Fur flies over pet advice

IT'S not exactly what you would expect the Scottish Government to fork out thousands of pounds of taxpayers' money on.

• Nearly 30,000 has been spent on the booklets

But almost 30,000 has been spent on producing a trio of glossy booklets explaining how to look after cats, dogs and horses.

The brochures were produced by the government and are available for free at veterinary practices and animal welfare organisations, including Scottish SPCA centres.

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Copies of the codes have also been sent to local authorities, various members of the public and to riding schools, pony clubs and livery yards.

As many as 10,000 copies of The Code of Practice for the Welfare of Cats have been printed at a cost of 7500.

A further 10,000 copies of the Code of Practice for the Welfare of Dogs were produced at the same cost and 15,000 Code of Practice for the Welfare of Equidae booklets were printed, leaving taxpayers 14,500 out of pocket.

The booklets feature topics ranging from the particular animal's healthy weight, to sleeping and resting areas.

An Edinburgh cat owner, who did not want to be named, told the Evening News: "These glossy products from the Scottish Government suggest a totally unnecessary and wasteful use of public money."

The total cost of producing the three brochures - 29,500 - was for printing and production only, and did not take into account the amount of time spent working on the booklets by civil servants.

Lib Dem MSP for Edinburgh South, Mike Pringle, said: "Even a junior civil servant is on 24,000 to 25,000 a year, which is 500 a week.

"If they spent four weeks in total on a booklet, you're talking about 2000, and that's just for one civil servant."

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Tory MSP for Edinburgh Pentlands, David McLetchie, added: "The codes are even glossier than the coats of the beautiful animals who are pictured in them, but one has to question whether this is a sensible use of taxpayers' money at the present time."Information about how to look after cats, dogs and horses is readily available in other books at the library or over the internet.

"This is one of the areas that we really need to tighten up on and hardly constitutes a front-line service priority for the Scottish Government."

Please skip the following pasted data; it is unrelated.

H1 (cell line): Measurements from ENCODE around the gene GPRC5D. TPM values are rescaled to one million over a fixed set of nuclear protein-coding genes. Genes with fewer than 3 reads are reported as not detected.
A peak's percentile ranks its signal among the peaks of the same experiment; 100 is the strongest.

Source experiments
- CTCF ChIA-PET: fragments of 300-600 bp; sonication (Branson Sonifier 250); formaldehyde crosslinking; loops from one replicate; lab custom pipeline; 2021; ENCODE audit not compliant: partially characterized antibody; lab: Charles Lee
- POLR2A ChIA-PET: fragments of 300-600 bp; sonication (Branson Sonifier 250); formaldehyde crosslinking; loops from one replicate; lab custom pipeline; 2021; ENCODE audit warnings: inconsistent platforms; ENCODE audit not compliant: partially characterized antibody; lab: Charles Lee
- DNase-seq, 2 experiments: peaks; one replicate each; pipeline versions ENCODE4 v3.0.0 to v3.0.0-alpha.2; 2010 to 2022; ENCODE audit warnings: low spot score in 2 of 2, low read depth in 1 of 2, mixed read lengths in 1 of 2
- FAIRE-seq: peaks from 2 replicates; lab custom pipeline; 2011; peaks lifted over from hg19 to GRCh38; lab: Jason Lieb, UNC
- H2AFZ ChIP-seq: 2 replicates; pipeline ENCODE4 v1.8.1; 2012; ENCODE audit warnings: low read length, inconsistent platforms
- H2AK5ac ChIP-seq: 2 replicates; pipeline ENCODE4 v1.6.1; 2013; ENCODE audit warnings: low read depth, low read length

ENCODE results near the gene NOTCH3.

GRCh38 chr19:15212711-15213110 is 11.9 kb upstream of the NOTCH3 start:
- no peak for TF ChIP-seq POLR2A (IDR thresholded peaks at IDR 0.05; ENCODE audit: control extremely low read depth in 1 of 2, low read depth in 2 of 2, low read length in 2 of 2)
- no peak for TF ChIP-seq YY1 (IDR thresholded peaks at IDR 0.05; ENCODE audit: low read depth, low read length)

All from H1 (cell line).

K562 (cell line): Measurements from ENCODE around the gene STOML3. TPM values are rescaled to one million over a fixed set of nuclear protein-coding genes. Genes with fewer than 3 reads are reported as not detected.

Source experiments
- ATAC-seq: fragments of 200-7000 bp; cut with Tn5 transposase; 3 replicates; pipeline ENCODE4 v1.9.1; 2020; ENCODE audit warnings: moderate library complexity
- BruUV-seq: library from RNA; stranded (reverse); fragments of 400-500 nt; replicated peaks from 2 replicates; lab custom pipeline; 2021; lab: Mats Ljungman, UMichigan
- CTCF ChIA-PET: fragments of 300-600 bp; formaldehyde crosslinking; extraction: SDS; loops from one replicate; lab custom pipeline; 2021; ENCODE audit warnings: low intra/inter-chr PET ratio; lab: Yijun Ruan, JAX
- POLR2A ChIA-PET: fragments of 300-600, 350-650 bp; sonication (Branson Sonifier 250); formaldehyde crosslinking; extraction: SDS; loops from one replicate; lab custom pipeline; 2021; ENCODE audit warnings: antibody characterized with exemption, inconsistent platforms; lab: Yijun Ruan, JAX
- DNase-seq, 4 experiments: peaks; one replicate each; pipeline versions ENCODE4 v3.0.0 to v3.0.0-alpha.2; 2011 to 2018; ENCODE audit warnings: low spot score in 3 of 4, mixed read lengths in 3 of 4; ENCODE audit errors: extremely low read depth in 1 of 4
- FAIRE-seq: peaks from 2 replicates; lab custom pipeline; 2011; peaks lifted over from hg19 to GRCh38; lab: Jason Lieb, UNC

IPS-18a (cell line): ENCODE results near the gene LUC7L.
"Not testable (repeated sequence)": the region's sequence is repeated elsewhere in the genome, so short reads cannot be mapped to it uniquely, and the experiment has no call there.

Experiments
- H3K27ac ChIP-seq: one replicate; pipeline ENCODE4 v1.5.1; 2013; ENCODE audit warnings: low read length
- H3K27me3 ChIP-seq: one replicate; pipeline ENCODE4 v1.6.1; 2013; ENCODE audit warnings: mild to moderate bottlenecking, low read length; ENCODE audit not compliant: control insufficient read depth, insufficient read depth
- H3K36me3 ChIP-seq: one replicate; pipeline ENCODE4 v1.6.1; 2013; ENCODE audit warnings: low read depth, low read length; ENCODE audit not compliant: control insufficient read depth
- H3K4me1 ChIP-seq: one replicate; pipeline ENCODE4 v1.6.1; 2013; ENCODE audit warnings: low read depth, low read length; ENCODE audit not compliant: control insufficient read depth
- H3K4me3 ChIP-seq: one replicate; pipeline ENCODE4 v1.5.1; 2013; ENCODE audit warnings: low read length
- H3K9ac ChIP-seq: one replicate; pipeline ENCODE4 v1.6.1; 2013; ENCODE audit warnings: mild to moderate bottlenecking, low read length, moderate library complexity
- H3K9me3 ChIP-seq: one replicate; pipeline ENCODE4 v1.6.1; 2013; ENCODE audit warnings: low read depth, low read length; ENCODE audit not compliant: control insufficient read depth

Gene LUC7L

However, Scottish SPCA chief superintendent Mike Flynn said providing guidance to animal owners has always been part of the Animal Health and Welfare (Scotland) Act 2006.

He added: "A lot of the cruelty cases that we investigate are a result of ignorance towards animal welfare, therefore we welcome the codes of practice for the welfare of cats, dogs and equidae."

Manager of Edinburgh Dog and Cat Home, David Ewing, said: "I do think these are useful booklets and they will help people who are starting out as first-time pet owners, but people who have had a few pets in the past are probably not going to get a lot of value out of them."

But he added: "Sometimes cruelty is brought about by people's ignorance, so anything that gives additional information is a good thing."

Meanwhile, a Scottish Government spokeswoman, who confirmed that the government was not obliged to produce the brochures, said the booklets, printed in March, were mainly accessed on the Scottish Government website to keep costs to a minimum. "They were designed to give pet owners basic information about how to care for their animals, as most cases of neglect are down to a lack of knowledge rather than actual abuse," she said.

Booklets "were published by all UK administrations," she added.

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Campaign director of The TaxPayers' Alliance, Emma Boon, said: "Sadly, booklets like these will not stop those who wilfully mistreat or neglect animals and the government should focus on more pressing matters."